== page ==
David Dolan and Thomas Escritt
A prominent Dutch journalist has been detained by Turkish police while on holiday, Dutch officials say, a week after she criticised President Recep Tayyip Erdogan in print for clamping down on dissent.
Columnist Ebru Umar, who is of Turkish descent and an outspoken critic of Erdogan, was detained by police overnight in Turkey where she was on holiday.
She tweeted on Sunday that she had been released but was not allowed to leave the country.
In the free newspaper Metro last week, Umar called Erdogan a "dictator" and criticised a Turkish consular official in the Netherlands for asking all Turks there to report incidents of insults against Erdogan in the country.
The call was widely criticised and later withdrawn.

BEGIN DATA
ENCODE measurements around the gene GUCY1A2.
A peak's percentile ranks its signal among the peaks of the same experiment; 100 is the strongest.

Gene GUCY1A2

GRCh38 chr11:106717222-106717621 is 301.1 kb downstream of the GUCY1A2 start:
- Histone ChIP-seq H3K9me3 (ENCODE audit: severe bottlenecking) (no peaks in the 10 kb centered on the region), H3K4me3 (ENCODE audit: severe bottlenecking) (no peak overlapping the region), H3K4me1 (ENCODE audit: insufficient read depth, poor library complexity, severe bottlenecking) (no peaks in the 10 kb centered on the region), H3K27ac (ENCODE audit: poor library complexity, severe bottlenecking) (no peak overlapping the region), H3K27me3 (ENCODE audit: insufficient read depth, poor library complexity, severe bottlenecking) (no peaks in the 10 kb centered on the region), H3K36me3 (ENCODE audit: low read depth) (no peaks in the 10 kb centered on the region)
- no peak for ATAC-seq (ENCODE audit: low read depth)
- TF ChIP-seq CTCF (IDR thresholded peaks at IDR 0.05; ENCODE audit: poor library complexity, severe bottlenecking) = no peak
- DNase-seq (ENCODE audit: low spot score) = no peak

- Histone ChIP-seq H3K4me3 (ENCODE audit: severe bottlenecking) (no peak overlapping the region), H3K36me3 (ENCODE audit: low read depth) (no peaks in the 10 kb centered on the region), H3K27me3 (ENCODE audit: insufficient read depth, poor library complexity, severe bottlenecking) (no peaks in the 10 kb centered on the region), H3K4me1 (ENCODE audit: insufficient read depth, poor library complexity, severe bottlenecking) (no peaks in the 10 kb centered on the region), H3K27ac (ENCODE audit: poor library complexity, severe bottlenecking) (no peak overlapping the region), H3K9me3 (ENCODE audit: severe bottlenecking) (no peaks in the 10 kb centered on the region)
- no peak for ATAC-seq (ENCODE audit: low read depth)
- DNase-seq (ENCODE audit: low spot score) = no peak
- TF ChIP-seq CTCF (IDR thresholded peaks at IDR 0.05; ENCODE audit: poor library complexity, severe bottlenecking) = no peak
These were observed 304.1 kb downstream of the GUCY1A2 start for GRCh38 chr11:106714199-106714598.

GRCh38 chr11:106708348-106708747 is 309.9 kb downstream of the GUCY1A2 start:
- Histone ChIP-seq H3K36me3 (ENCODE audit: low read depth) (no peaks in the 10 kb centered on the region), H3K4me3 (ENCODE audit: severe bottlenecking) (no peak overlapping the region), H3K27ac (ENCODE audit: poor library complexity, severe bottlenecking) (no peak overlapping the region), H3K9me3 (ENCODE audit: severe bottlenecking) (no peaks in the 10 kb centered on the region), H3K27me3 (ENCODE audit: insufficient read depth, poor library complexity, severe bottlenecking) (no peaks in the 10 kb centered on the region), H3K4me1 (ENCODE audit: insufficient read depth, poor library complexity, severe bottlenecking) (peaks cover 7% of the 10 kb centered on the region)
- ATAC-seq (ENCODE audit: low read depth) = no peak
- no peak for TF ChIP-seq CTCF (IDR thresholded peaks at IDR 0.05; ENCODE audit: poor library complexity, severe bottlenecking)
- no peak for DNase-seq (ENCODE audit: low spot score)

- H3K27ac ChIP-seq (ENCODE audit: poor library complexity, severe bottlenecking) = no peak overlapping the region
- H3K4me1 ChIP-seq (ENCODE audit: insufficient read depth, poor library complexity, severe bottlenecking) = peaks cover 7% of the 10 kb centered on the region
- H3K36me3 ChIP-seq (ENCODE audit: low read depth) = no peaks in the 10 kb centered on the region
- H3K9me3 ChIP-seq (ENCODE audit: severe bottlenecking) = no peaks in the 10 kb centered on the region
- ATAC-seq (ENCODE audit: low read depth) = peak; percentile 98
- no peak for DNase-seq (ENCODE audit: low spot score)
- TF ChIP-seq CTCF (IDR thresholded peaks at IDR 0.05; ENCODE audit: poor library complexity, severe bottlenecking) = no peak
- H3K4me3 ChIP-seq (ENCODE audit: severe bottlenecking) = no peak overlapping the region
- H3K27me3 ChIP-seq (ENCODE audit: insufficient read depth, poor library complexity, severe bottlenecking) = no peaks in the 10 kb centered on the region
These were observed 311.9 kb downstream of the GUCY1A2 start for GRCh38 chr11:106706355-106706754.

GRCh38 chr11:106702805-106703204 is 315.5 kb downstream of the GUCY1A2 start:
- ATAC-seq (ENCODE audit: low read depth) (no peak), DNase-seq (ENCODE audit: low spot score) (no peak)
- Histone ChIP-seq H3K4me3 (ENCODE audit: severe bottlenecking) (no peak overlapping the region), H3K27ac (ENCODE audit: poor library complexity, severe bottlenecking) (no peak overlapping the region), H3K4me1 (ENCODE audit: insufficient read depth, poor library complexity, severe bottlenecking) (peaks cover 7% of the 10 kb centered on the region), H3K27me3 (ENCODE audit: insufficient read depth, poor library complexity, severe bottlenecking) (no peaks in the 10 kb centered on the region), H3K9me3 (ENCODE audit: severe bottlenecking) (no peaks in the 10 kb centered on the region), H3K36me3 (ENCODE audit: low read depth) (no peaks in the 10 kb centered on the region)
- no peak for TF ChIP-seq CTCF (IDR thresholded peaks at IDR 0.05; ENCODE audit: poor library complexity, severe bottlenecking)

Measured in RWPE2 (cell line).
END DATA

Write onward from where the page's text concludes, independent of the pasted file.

Erdogan is known for his readiness to take legal action over perceived slurs.
At his behest, prosecutors in Germany are pursuing a comedian for mocking him. Critics say Erdogan uses the courts to stifle dissent.
Dutch Prime Minister Mark Rutte, who joined the criticism of the Turkish official's call, said he had spoken with Umar after her arrest. "Had telephone contact with Ebru Umar last night," he said on his official Twitter account on Sunday.
A Dutch foreign ministry spokesman said of her detention: "We are aware of this and we are following the situation closely. We are in contact with her."
Insulting the president is a crime in Turkey punishable by up to four years in jail, but the law had previously been invoked only rarely.
Since Erdogan became president in 2014, prosecutors have opened more than 1800 cases against people for insulting him, the justice minister said last month.
Those who have faced such suits include journalists, cartoonists, academics and even school children.